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New approaches to Linux package management

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Traditional Linux package management systems such as RPM, Debian's dpkg, and Slackware's pkgtool present several problems for users. Users who want optimized packages often have problems finding them, different package repositories have conflicting naming conventions, and binary packages are often not available for packages in a timely fashion. However, for users willing to stray from the beaten path, there are alternatives. Two projects have taken up the challenge of making a package management system that overcomes these shortcomings.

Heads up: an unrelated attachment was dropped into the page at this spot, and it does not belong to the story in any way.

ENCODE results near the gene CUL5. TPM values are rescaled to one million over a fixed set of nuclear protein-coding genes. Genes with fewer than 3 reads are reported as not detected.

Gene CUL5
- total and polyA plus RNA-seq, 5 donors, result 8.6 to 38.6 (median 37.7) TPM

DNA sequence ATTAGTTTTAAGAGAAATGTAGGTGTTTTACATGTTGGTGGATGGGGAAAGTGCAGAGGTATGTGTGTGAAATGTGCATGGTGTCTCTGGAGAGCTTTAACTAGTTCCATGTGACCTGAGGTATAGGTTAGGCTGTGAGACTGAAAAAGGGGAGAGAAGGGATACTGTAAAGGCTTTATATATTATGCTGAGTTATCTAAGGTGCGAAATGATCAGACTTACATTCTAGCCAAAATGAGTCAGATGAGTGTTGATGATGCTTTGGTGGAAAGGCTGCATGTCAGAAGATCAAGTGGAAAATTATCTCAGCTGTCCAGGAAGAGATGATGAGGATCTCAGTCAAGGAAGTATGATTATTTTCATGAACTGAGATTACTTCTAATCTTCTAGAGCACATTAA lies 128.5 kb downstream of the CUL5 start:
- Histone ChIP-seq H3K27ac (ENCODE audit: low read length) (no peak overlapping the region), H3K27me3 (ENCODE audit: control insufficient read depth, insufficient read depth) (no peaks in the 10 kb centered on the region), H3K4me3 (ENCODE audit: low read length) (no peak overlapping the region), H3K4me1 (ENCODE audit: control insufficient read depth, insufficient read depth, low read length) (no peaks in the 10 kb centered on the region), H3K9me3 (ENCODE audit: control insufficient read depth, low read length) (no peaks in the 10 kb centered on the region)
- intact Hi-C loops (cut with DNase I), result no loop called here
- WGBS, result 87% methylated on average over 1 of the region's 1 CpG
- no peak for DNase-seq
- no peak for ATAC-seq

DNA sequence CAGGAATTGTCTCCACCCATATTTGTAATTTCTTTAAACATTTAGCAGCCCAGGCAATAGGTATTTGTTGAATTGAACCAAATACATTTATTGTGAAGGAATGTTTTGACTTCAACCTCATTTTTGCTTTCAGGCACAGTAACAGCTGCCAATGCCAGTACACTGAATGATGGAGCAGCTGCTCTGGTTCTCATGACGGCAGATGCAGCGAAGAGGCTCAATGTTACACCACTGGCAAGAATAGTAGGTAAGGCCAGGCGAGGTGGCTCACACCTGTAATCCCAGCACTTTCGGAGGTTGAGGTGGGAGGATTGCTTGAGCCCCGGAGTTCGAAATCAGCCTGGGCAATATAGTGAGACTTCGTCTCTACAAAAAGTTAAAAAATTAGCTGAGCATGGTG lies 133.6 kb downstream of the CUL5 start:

Availability of binary packages is also a problem for certain projects. I am an avid fan of KDE and a Slackware user. Every time a new version of KDE is released it takes a week or two until the Slackware packages are available, and the alternative, compiling KDE from source, with all its dependencies, can take an entire day.

Another problem with existing package management systems is that they contain scripts that automate the installation. However, if the scripts contain bugs, then users may need to employ complicated workarounds to rectify the problems. Even worse, if a package's installation script fails, it might be impossible to remove the package without extensive manual effort.

A new breed of distributed package management systems have emerged which make use of Internet-based repositories to give users the packages they require, customized for each user's architecture.

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